Big Merv must have loved every moment in the stands on the opening day of the second Test, especially the afternoon session when Sachin Tendulkar and Virender Sehwag brought alive the crowd by playing along to their calls.
The former Australia fast bowler, who took 212 wickets in 53
Tests, was a great character in the game. He believed cricketers were entertainers too and was a favourite with the crowd, which would imitate his warm-up stretches behind him. Hughes played against Tendulkar on his first tour of Australia in 1991-92, is long retired and is on his 10th visit to India. He spoke to Hindustan Times on cricket and the lighter side of the game.
Do you miss characters in the game?
We are going from a semi-professional era into a professional era. There is so much more expected from the players, they are just not allowed to show they are enjoying themselves. Within the Indian team, Dhoni is a character in his own way, Harbhajan is one. Australia have Pattinson, Siddle and Clarke but they are not allowed to show that (lighter side), which is disappointing for the spectators because they should get to see the character shine through. It’s become almost like a business. The players are judged so much for their performance on the ground and scrutinised off it.
But the way you entertained the crowds…
My upbringing was ‘enjoy what you do and let people know you are enjoying yourself’. I am not sure that is how it is these days. It’s because of the money involved. If someone is at the boundary line and plays up to the crowd and drops a catch, he is scrutinised for that. When we dropped a catch, it was taken as: ‘that was bad luck, these guys train only a couple of times a week’. Lot of people begrudge the money they make now, I feel they get paid enough for the scrutiny they are under.
Even your handle-bar moustache has gone out of fashion?
Yeah! When I played, a lot of people had moustaches - David Boon, Graham Gooch both had lovely moustaches. They are just going out of the game. I firmly believe it should be brought back. I feel facial hair brings the best out of the players; I would like to see them with moustaches, beards, goatees, half-beards, half-shaved heads…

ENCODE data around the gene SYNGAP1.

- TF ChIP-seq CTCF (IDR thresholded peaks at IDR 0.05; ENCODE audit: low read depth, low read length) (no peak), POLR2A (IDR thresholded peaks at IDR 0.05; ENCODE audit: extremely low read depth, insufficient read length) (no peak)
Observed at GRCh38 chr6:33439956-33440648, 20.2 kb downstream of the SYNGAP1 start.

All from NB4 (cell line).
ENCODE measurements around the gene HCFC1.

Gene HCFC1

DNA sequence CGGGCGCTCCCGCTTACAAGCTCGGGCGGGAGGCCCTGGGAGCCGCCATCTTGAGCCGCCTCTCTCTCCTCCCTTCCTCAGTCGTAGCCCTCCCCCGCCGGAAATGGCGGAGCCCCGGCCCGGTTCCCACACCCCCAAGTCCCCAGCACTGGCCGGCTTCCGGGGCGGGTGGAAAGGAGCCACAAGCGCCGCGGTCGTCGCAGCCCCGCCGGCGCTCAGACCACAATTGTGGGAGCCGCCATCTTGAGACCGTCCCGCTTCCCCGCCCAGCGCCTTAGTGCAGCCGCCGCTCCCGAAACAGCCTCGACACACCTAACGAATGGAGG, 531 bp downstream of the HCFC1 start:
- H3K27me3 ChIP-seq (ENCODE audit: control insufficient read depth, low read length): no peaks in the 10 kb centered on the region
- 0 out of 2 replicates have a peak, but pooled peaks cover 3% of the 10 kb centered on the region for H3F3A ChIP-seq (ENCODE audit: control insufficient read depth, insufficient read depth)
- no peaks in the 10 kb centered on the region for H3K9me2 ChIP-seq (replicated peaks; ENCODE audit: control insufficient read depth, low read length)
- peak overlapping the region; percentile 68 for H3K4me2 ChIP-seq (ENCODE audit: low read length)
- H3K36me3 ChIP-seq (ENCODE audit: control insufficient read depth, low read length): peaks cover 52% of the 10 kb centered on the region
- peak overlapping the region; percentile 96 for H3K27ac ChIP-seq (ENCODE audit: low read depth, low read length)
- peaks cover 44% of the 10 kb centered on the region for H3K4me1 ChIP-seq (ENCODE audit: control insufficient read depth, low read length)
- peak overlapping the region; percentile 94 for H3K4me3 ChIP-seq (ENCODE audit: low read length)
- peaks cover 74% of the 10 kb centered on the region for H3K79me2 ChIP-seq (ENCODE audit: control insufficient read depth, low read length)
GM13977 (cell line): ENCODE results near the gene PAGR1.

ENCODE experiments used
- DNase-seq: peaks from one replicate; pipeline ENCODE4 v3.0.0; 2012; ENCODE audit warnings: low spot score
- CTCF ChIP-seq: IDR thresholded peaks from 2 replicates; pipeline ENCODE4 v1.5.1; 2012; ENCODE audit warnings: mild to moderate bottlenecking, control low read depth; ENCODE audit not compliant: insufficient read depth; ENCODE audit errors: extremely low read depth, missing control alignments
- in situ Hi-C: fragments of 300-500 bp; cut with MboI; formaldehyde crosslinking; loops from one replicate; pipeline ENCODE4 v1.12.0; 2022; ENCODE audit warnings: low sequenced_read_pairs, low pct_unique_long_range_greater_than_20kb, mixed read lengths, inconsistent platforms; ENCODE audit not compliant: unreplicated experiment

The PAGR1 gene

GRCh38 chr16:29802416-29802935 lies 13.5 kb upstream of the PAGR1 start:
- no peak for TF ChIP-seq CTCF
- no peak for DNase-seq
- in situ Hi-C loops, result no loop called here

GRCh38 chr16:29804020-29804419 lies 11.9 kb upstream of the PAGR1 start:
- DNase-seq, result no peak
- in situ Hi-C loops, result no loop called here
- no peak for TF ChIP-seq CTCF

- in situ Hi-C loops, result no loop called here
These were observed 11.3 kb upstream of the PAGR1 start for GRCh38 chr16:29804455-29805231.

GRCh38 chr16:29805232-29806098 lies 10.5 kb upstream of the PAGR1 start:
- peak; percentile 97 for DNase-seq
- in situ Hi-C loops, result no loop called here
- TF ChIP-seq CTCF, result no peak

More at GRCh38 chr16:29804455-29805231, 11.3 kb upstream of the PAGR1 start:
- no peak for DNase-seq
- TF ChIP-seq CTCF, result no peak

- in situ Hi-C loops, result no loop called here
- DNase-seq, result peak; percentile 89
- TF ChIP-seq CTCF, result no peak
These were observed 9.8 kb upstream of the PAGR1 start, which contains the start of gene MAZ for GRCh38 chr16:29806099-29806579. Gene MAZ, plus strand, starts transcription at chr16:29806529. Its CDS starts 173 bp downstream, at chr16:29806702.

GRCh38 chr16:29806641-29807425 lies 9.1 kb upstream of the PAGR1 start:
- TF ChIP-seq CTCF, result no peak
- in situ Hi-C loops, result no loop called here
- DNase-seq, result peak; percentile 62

David Warner has gone for the bearded look. When the Australians come to the subcontinent, a lot of the guys grow beards to protect their face from the sun. It is not a fashion statement.
Merv Hughes best sledging incidents
India-Australia are usually very exciting, but both are on the decline.
Though we lost the first Test, a lot of positives came out of it. Moises Henriques’ batting is one of them, Pattinson was outstanding, Siddle bowled well without luck. Clarke’s captaincy was good. When you come up against an innings like Dhoni’s, it’s very, very hard. India are playing very well in these conditions. Hyderabad wicket looks very good to me. We have great hopes from what England did here and Australia will still be confident they can turn things around.
How do you look at the match-up between Dhoni and Clarke?
Both are in very good form, but Dhoni has a more settled side. Australia are a younger side, players -- Wade, Pattinson, Starc, Maxwell -- are still trying to establish themselves.
How important is this series for Clarke?
He not only played well in Chennai but also captained well. That innings from Dhoni swayed the game in India’s favour. It’s an important one for Clarke, he would really want to win — we have won once in fifty years here! There is pressure on him. It’s okay as long as we are competitive. If we lose 3-0, that will be very disappointing. But if we lose 1-2 or manage to win that will be great for Clarke’s confidence as captain.
Can Australia merely depend on their pace attack?
With two spinners in this game, we have a pretty balanced bowling line-up. This wicket is a little bit like Adelaide. Our pacers try and hit the deck and there is a difference in bowling at 135 and 145. Pattinson and Siddle bowl just a bit quicker and even on flat wickets they have that advantage. Pattinson is just coming back from injury and he put in a solid performance.
You played against Tendulkar in his first series in Australia. He will be 40 in April. Does he still have it in him?
We first played against him when he was 17 and he made a big hundred at Sydney, and we thought the conditions suited him. When we saw him at Perth where the ball bounced and he got a hundred, we knew he was going to be something special. He is an exceptional player, an all-time great. Watching him bat in Chennai, it was disappointing from Australia’s point of view but for world cricket, there is no better player to watch.
Lot of people place emphasis on age, but Tendulkar is just a rare talent. As long as he is fit and is hitting the ball well…, he not only he did that in the first Test, he did that in the Irani Cup too. Age is not a factor against form but a lot of people use it as an excuse.
In Chennai, he batted as well as he ever had. Normally, when he gets 80, he goes on to get 140. He would have been disappointed, there would be some concern he didn’t convert it into a big score, but he will be happy.
Age is also mentioned while discussing Sehwag. Do you see these guys having an impact on this series?
Tendulkar and Sehwag can make a huge impact. Sehwag will feel the pressure and again age comes into it. If it’s a young bloke, everyone says he’s got time on his side. Australia know what a dangerous player he is and he may well come into this game and turn his form upside down. He will be hungry. You have to be very careful of players like Tendulkar and Sehwag. Age is not a factor.
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